If you inject just saline (salt water) into people’s knees, then up to 40% will report an improvement in their knee pain, simply due to the power of mental persuasion! Hyaluronic acid is expensive – therefore, it’s difficult to advocate hyaluronic acid injections in preference to just a standard, cheap, tried and tested steroid injection. Personally, I never actively recommend hyaluronic acid – however, very occasionally, if someone is adamant that it worked wonders for them previously (elsewhere), and if they’re insisting that they want another injection, then I might be persuaded to go ahead with an injection, but only after I’ve explained all of the above information to them first.

Platelet-rich plasma injections

PRP is simply where a doctor takes a sample of a patient’s blood (about 15ml), the blood is spun down in a centrifuge, and then the liquid part of the blood (the plasma) minus the red and white blood cells, but including the platelets, is injected into the patient’s knee. The platelets are partly responsible for clotting, but they can also release growth factors. The growth factors can allegedly help with tissue repair and with reduction of inflammation.

The scientific literature looking at the results of PRP injections is a bit unclear, with many contradictory reports. Some papers have shown some benefit but others have shown that the injections are again no better than just placebo.

What’s clear, however, is that PRP injections are more invasive, more hassle and a lot more expensive than simpler options, such as steroids. PRP should probably therefore be reserved for younger patients who’ve already attempted the more tried-and-tested options first, but who still have bad symptoms whilst not yet wanting or being ready for more definitive treatments, like actual surgery.

‘Stem cell’ injections.

There is currently a lot of hype and some deeply misleading and disingenuous marketing out there by some ‘rogue stem cell clinics’ luring patients with the promise of ‘stem cell’ injections as a treatment for arthritis. This is absolutely nothing more than just a con! These injections are not stem cells and there is no proper scientific evidence to back up their use, and the ‘snake oil salesmen’ who are touting them to patients are charging several thousand pounds per injection!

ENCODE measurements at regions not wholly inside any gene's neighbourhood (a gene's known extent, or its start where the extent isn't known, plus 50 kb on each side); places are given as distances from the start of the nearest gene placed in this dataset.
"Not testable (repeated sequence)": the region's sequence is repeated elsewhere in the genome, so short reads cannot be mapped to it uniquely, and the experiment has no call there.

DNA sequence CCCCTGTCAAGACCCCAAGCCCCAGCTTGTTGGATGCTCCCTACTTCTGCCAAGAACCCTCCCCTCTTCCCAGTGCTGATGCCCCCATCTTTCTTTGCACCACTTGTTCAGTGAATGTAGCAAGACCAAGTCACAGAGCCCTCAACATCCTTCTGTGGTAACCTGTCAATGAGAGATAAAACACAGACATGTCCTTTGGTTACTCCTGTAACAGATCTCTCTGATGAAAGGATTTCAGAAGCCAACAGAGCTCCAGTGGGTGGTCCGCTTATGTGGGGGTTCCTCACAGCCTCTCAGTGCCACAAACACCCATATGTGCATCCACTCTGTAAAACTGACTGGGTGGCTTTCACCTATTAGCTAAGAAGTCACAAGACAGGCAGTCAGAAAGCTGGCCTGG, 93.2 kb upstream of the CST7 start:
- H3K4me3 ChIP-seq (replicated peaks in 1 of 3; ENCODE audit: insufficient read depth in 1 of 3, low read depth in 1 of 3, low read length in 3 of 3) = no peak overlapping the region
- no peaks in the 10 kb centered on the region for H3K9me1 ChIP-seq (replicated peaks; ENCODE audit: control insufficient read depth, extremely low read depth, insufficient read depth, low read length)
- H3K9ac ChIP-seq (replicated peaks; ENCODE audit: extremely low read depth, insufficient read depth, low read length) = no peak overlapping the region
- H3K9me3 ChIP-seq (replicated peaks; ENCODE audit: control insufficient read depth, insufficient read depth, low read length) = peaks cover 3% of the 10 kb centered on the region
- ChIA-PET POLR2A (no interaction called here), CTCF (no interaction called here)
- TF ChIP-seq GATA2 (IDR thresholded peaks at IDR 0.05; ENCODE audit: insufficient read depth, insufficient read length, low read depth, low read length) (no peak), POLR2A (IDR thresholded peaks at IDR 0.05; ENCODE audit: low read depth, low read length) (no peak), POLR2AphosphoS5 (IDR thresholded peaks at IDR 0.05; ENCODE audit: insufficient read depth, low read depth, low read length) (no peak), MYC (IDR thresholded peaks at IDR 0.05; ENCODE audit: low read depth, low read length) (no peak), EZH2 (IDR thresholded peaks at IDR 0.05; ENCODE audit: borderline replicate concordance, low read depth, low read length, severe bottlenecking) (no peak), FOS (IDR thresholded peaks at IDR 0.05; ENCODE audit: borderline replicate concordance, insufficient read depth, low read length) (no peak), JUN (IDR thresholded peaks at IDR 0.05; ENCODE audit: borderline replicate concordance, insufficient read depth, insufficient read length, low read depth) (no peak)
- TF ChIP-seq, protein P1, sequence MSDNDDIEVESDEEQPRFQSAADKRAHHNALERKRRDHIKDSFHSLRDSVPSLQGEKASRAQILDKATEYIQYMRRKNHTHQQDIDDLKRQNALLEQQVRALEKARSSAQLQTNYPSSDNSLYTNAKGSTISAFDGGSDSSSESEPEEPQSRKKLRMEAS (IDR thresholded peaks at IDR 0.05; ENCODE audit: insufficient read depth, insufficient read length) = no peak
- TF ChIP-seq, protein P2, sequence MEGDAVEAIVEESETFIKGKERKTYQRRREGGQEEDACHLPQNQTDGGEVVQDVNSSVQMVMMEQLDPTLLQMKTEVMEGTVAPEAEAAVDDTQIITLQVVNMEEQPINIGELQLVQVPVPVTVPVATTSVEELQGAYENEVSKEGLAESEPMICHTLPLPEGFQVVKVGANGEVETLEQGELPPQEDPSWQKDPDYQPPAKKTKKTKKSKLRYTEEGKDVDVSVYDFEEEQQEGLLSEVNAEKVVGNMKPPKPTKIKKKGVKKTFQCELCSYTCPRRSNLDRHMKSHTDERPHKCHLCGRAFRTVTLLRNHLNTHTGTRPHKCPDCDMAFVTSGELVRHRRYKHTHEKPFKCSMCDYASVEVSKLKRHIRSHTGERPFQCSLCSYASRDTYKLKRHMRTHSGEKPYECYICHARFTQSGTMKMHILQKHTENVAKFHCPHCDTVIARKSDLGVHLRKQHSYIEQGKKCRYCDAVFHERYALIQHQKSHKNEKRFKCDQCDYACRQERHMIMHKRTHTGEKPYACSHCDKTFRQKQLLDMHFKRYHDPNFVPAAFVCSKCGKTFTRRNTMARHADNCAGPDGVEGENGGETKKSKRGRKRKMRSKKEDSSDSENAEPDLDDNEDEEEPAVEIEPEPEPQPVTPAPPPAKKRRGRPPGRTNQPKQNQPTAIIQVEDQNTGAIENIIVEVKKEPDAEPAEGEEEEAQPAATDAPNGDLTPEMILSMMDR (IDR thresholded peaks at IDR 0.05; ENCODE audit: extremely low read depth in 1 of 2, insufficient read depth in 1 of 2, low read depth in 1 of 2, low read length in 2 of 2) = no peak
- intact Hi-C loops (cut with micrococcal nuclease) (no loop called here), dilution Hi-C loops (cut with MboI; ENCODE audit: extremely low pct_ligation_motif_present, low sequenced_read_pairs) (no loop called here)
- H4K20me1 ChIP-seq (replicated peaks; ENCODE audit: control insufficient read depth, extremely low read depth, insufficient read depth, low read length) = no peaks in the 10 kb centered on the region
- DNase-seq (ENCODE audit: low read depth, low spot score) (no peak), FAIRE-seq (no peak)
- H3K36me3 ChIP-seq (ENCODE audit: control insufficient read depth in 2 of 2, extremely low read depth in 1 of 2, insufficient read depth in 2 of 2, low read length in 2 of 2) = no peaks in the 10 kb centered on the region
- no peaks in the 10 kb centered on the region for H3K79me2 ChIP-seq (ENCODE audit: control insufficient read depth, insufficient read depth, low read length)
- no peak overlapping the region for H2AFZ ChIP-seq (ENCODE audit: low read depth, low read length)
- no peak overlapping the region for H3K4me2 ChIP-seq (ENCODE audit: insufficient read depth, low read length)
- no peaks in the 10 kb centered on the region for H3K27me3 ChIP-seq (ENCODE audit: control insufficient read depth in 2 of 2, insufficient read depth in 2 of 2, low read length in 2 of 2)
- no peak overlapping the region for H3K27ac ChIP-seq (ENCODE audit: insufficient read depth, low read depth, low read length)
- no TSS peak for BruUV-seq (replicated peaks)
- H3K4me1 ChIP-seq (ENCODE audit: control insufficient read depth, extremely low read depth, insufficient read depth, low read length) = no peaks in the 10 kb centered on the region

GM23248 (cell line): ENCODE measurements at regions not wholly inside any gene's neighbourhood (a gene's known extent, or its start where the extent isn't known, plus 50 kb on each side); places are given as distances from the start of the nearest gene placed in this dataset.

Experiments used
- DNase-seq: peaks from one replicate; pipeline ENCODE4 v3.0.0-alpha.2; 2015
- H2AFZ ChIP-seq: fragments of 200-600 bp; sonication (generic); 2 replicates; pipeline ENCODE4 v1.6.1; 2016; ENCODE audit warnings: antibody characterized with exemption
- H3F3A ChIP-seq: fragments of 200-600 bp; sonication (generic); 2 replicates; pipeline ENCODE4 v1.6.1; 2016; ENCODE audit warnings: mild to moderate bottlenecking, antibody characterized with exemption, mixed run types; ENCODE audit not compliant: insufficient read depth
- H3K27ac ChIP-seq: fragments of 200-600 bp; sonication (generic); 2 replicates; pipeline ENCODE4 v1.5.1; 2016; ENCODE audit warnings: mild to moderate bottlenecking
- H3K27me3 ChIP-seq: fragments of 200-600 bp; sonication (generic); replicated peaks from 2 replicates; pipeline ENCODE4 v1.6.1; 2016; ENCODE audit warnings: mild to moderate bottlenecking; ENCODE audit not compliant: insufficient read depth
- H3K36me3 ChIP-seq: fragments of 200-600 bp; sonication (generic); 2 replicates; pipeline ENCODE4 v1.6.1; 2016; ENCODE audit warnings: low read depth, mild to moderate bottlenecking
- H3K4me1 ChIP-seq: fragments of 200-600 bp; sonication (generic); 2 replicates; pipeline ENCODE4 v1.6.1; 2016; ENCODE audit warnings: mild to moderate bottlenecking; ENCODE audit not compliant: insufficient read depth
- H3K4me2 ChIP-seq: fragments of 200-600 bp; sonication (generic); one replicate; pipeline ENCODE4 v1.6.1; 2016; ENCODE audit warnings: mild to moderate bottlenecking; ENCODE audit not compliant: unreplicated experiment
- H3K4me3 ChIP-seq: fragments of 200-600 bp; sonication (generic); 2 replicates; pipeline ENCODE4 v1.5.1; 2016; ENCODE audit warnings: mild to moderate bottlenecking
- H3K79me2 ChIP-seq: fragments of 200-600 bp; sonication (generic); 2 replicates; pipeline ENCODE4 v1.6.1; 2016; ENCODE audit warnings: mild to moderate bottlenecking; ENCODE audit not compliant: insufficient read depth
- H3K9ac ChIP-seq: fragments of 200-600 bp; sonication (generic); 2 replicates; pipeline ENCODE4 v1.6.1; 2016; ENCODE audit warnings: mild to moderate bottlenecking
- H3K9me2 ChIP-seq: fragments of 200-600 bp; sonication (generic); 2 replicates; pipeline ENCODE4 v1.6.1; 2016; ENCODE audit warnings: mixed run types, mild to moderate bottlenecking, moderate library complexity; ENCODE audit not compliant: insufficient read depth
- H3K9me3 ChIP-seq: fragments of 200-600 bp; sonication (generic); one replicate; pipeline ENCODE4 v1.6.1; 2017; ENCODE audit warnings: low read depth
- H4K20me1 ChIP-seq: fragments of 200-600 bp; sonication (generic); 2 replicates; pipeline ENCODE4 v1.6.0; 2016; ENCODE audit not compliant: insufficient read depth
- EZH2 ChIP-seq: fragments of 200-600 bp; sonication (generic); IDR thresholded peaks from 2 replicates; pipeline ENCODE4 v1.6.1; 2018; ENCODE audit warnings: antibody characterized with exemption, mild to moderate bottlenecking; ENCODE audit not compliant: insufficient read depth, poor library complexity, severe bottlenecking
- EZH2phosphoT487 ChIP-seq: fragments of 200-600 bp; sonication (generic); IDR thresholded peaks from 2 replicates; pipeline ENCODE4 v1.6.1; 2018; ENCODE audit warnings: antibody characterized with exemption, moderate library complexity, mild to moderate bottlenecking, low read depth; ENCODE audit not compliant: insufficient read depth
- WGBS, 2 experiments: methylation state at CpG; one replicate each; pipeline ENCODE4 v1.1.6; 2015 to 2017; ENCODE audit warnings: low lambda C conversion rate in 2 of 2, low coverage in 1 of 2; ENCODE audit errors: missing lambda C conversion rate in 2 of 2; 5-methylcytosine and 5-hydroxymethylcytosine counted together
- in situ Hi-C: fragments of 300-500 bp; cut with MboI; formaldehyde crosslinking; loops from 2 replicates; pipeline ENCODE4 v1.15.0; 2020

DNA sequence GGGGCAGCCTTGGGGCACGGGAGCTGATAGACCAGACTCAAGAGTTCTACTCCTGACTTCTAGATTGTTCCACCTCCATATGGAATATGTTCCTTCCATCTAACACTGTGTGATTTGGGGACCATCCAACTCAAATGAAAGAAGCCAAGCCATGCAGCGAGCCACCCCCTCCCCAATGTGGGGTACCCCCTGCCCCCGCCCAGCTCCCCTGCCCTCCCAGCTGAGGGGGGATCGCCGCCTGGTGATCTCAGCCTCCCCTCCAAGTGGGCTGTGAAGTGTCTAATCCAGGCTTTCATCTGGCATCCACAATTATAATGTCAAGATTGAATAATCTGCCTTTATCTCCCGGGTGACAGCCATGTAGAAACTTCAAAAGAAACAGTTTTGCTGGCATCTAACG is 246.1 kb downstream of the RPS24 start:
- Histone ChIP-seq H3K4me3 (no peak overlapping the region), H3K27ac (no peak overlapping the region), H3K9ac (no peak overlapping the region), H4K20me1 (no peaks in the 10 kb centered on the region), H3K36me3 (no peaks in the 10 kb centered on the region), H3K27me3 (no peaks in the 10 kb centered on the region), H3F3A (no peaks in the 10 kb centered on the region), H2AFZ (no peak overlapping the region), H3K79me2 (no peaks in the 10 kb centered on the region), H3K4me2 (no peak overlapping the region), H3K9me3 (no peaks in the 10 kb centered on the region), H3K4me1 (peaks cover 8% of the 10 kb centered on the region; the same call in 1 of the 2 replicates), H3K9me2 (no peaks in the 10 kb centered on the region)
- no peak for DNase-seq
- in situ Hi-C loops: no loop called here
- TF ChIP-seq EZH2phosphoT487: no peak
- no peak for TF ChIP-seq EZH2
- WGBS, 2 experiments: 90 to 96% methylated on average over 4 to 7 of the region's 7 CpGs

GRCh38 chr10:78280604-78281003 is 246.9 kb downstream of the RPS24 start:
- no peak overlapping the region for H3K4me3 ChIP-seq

The BBC has already investigated and exposed some of these conmen:

Plus please also read this specific article too:

The future of medicine / surgery lies in ‘tissue engineering’, and this almost certainly will include the use of stem cells. However, proper stem cells are harvested, carefully identified by their cell surface markers, and cultured in pure cells lines in a lab. Currently, stem cell research is very much in its infancy, and stem cell use is purely experimental, as part of multi-million-pound trials that at present are largely animal based.

Importantly, tissue engineering for knees will require more than just ‘random’ cells simply injected into a joint, it will require:

  • cells, but specifically within a
  • scaffold, with the right
  • growth factors and an appropriate
  • environment (i.e. any instability stabilised, any malalignment corrected, and any missing meniscal tissue replaced – either by meniscal allograft transplantation or with a new (and better) generation of artificial meniscal scaffolds.

The most advanced technique currently available for ‘patching up’ a knee with premature degenerative changes is Biological Knee Replacement. This involves replacing a missing meniscal cartilage shock absorber by meniscal allograft transplantation, combined with also replacing missing articular cartilage at the same time, by articular cartilage grafting. Biological knee replacement is, however, a major and very complex surgical procedure, with not-insignificant risks, requiring very slow and restrictive post-operative rehab and with only a limited success rate (about 80% success at 5-year follow-up at best). Therefore, this is certainly not something to be taken lightly, and importantly, this is specifically a salvage procedure for younger patients who are too young for knee replacement surgery, who are trying to buy some extra time in order to delay (but most probably not avoid) eventual knee replacement. Unfortunately, Biological Knee Replacement is not a solution for older patients (>50 yrs) with fully-blown knee arthritis.


A lot of people swear by supplements, and the supplement industry is worth billions and billions of pounds. However, is there actually any genuine science to it?…

The most commonly taken supplements for trying to reduce the symptoms of knee arthritis are:

  • Glucosamine
  • Chondroitin Sulphate
  • Omega-3 oils